Early learners at schools across Hull are to benefit from a ground-breaking new initiative led by Pocklington School to improve their communication and language skills.
Concern that only 68% of children in Hull achieved the expected level of development at the end of the Early Years Foundation Stage in 2019 has led to a new partnership between Pocklington School, education charity SHINE, Hull City Council, Chatta Learning and a group of 12 local state schools.
The schools are to start using the award-winning Chatta teaching approach. Chatta is based at Pocklington School and has been developed in partnership with it. Chatta has led to transformative results in young children’s communication, language and literacy skills and is now used in schools across the world.
Teachers and teaching assistants from the 12 participating schools in Hull met at Pocklington School to launch the new initiative, which will benefit the three and four- year-olds in their care. Their classes include children at a lower level of development than that expected for their age, children for whom English is a second language, and youngsters with special educational needs which means they risk falling behind in their formal education.
The two-year project to help give children the best possible start to education in the Early Years is running with funding from the Leeds-based Shine Trust, known as SHINE, as part of its drive to raise the attainment of disadvantaged children from the North.
Chatta is based on research relating to what matters most in learning and development. It uses technology to present content in a way which mirrors the way people think and commit to memory, and is used in the classroom and at home. Chatta’s software links learning experiences and subject content (in the form of photos and pictures downloaded by users) with modelled spoken language and opportunities for children to rehearse and tell stories.
Chatta’s founder, former teacher Chris Williams, said “Pupils in Hull, like many across the country, are too often starting school with insufficient communication skills. They can arrive at pre-school classes unable to communicate or even speak. If they can’t express their needs or interact socially it has impact on their learning.”
He added: “I’m thrilled that SHINE has agreed to fund this project. A key priority in the early years is communication and language but we find that many of our schools see the benefits the Chatta approach can bring to children in all year groups.”
SHINE’s CEO, Fiona Spellman, said: “SHINE is excited to be supporting this interesting new innovation and working alongside partners at Pocklington School and Hull City Council to tackle the enormous gap in communication and language which too many children from disadvantaged families suffer when they start primary school.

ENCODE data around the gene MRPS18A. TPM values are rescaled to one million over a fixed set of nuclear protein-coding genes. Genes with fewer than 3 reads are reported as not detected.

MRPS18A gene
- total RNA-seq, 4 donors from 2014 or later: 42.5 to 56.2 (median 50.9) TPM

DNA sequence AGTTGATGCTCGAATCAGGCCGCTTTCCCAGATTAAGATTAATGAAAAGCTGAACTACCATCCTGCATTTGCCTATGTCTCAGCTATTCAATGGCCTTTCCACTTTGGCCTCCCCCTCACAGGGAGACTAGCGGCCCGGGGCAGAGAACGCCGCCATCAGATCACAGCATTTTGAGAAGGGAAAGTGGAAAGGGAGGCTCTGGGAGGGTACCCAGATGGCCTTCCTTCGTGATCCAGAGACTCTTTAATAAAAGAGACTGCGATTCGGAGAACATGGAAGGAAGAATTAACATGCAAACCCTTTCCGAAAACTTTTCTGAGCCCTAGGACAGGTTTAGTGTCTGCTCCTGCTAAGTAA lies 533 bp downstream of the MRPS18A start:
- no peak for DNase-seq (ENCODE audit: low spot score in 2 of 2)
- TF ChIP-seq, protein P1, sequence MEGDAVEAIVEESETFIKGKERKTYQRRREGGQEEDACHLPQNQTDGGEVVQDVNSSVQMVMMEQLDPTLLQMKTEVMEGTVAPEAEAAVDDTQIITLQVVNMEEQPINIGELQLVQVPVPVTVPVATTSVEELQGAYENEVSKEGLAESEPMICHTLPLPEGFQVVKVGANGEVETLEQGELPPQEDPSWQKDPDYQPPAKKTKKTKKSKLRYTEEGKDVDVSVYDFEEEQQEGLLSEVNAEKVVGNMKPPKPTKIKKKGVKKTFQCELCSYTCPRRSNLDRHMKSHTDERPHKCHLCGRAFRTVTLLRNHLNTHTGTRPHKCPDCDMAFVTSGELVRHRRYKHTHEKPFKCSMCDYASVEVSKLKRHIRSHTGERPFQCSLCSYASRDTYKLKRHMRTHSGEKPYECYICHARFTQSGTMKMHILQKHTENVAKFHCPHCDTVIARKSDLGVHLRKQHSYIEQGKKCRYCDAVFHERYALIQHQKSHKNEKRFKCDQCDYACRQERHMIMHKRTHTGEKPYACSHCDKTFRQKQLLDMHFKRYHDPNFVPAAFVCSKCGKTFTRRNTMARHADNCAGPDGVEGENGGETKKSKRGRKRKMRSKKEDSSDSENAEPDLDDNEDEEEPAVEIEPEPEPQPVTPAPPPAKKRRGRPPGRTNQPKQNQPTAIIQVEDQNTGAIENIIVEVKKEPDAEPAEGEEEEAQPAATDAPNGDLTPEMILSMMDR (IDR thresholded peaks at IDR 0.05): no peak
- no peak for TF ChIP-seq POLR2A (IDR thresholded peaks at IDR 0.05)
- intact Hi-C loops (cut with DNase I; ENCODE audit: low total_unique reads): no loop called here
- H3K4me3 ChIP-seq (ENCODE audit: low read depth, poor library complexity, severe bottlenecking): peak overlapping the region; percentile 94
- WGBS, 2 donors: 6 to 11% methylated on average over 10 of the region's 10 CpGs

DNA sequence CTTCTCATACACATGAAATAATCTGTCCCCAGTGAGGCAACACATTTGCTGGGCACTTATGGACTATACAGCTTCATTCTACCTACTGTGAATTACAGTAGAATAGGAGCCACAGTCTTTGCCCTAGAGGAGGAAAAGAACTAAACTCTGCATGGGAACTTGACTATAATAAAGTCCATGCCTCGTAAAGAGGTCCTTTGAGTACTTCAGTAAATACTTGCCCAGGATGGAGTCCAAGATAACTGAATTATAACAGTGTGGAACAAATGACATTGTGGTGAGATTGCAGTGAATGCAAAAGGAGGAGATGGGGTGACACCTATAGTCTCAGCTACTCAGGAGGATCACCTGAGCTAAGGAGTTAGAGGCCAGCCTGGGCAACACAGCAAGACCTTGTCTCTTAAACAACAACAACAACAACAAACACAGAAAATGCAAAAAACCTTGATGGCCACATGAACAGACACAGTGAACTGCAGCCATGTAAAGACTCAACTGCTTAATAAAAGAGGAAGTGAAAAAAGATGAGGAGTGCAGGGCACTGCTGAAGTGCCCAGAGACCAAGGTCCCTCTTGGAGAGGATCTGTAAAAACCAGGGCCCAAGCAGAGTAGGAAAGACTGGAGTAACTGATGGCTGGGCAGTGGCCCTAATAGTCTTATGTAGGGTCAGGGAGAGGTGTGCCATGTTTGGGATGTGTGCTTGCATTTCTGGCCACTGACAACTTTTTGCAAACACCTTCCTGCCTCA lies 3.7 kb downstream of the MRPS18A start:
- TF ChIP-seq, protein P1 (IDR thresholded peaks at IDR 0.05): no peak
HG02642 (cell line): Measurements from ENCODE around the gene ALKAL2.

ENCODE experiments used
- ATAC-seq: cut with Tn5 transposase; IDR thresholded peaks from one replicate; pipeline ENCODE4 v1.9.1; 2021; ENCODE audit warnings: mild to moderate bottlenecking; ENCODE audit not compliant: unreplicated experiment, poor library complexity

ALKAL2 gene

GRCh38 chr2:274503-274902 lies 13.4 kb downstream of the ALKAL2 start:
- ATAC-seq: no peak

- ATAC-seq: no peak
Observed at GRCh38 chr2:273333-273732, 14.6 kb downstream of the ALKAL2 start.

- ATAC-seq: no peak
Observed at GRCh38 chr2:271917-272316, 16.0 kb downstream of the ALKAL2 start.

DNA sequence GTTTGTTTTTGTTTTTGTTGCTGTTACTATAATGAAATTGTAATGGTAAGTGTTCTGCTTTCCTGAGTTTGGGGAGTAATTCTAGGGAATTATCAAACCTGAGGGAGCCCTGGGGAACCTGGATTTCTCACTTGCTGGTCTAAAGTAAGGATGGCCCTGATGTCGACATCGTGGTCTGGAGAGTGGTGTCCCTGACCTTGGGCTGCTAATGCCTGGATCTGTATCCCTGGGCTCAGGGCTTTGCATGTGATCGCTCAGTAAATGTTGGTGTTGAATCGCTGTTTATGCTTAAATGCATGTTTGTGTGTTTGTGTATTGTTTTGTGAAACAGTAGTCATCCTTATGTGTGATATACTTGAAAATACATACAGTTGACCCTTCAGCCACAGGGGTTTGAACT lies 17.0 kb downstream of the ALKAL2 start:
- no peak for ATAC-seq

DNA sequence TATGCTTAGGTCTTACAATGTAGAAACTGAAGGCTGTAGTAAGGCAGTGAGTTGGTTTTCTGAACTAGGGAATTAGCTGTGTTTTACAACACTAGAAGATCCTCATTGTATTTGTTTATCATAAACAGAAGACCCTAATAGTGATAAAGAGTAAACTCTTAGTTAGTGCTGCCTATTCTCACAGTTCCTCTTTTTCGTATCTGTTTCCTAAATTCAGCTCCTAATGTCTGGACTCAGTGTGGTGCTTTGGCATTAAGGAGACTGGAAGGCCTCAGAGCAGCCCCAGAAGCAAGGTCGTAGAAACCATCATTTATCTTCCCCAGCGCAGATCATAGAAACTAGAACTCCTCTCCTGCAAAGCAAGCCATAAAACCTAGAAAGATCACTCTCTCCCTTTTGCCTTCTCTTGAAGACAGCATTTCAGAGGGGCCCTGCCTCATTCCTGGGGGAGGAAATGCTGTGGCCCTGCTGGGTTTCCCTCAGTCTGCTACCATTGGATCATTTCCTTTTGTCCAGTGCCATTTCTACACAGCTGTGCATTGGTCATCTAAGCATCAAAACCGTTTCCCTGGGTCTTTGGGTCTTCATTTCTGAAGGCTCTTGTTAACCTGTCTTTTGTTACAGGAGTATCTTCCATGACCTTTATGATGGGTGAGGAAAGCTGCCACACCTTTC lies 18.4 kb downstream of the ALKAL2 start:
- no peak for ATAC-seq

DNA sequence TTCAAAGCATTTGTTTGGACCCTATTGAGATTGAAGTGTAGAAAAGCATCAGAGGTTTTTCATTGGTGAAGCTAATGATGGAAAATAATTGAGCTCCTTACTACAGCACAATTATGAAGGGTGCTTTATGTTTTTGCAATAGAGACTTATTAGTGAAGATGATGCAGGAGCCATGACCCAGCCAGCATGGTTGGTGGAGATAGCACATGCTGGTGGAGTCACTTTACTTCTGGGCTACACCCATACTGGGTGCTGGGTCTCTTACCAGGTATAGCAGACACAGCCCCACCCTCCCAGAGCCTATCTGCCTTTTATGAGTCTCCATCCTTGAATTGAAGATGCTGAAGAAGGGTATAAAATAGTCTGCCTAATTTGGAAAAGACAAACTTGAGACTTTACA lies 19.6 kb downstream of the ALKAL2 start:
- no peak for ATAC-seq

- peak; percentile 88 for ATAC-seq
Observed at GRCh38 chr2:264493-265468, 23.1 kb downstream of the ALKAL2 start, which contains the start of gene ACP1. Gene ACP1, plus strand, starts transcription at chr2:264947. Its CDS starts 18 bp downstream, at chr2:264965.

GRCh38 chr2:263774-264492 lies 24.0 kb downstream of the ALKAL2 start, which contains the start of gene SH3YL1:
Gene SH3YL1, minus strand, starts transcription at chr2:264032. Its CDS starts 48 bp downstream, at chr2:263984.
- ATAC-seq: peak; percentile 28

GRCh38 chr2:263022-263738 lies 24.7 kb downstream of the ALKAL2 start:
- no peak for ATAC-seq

“We see real potential in Chatta and this is a great example of how an independent school can use its facilities and resources to support change in the state sector.”
Hull City Council will be overseeing the data and analysis of the project. The data will assess the professional development of staff, the impact on the children and the engagement of parents – all of which measure the project’s success.
Helen Tan, Early Years Standards and Improvement Officer at Hull City Council, said: “At the end of the Early Years Foundation Stage in 2019, only 68% of the children in Hull achieved the expected level of development so we are excited that the schools involved will to be able to further support children’s communication and language skills through the use of Chatta and the SHINE project.”
The Chatta team will be training staff and running workshops with parents and carers, who will also be encouraged to use Chatta’s innovative software to make their own stories with children at home.
Chris Williams said: “Chatta works as part of a whole class teaching approach and is accessible and beneficial to children of all developmental stages. We anticipate it being used twice a week in 15-minute sessions, similar to story-time. The class works together to tell a story using pictures; the modelling and practise of spoken language is essential for all children no matter what their starting point.”
Pocklington School’s External Relations Director, Sheena McNamee, said: “We are keen to extend and deepen our links with the local community by sharing the resources and expertise we have to offer. The SHINE project provides the perfect opportunity for us to help local children benefit from all the advantages of Chatta for early learners.”
Pocklington School’s support of Chatta has led to it being shortlisted for the Best Use of Technology award 2020 in the prestigious Tes Independent School Awards, which applaud excellence and reward innovation.
Chatta has also been named as one of the world’s 100 brightest education innovations for two consecutive years by global education non-profit organisation HundrED, which highlights best practice ideas and innovations to help the future of education globally.